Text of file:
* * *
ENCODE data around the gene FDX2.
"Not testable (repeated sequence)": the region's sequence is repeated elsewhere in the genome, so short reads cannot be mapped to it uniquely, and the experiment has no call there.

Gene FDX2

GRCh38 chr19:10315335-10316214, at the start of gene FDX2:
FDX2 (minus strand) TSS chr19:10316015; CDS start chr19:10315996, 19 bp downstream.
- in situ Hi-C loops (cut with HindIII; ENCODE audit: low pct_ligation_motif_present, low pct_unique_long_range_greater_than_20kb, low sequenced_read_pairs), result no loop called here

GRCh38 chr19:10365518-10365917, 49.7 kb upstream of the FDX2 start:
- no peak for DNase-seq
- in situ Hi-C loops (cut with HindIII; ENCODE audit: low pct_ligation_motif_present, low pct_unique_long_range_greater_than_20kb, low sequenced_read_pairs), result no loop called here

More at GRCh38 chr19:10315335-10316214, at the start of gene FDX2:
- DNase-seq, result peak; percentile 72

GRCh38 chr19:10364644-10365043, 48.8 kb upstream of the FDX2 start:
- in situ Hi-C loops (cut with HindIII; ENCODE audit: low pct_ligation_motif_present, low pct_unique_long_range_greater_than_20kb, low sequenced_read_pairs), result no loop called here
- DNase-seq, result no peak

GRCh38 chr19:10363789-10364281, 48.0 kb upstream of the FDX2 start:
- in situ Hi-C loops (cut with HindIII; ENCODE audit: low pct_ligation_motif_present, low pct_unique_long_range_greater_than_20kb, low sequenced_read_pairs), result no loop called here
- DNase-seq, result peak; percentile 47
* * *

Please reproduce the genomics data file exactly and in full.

ENCODE data around the gene FDX2.
"Not testable (repeated sequence)": the region's sequence is repeated elsewhere in the genome, so short reads cannot be mapped to it uniquely, and the experiment has no call there.

Gene FDX2

GRCh38 chr19:10315335-10316214, at the start of gene FDX2:
FDX2 (minus strand) TSS chr19:10316015; CDS start chr19:10315996, 19 bp downstream.
- in situ Hi-C loops (cut with HindIII; ENCODE audit: low pct_ligation_motif_present, low pct_unique_long_range_greater_than_20kb, low sequenced_read_pairs), result no loop called here

GRCh38 chr19:10365518-10365917, 49.7 kb upstream of the FDX2 start:
- no peak for DNase-seq
- in situ Hi-C loops (cut with HindIII; ENCODE audit: low pct_ligation_motif_present, low pct_unique_long_range_greater_than_20kb, low sequenced_read_pairs), result no loop called here

More at GRCh38 chr19:10315335-10316214, at the start of gene FDX2:
- DNase-seq, result peak; percentile 72

GRCh38 chr19:10364644-10365043, 48.8 kb upstream of the FDX2 start:
- in situ Hi-C loops (cut with HindIII; ENCODE audit: low pct_ligation_motif_present, low pct_unique_long_range_greater_than_20kb, low sequenced_read_pairs), result no loop called here
- DNase-seq, result no peak

GRCh38 chr19:10363789-10364281, 48.0 kb upstream of the FDX2 start:
- in situ Hi-C loops (cut with HindIII; ENCODE audit: low pct_ligation_motif_present, low pct_unique_long_range_greater_than_20kb, low sequenced_read_pairs), result no loop called here
- DNase-seq, result peak; percentile 47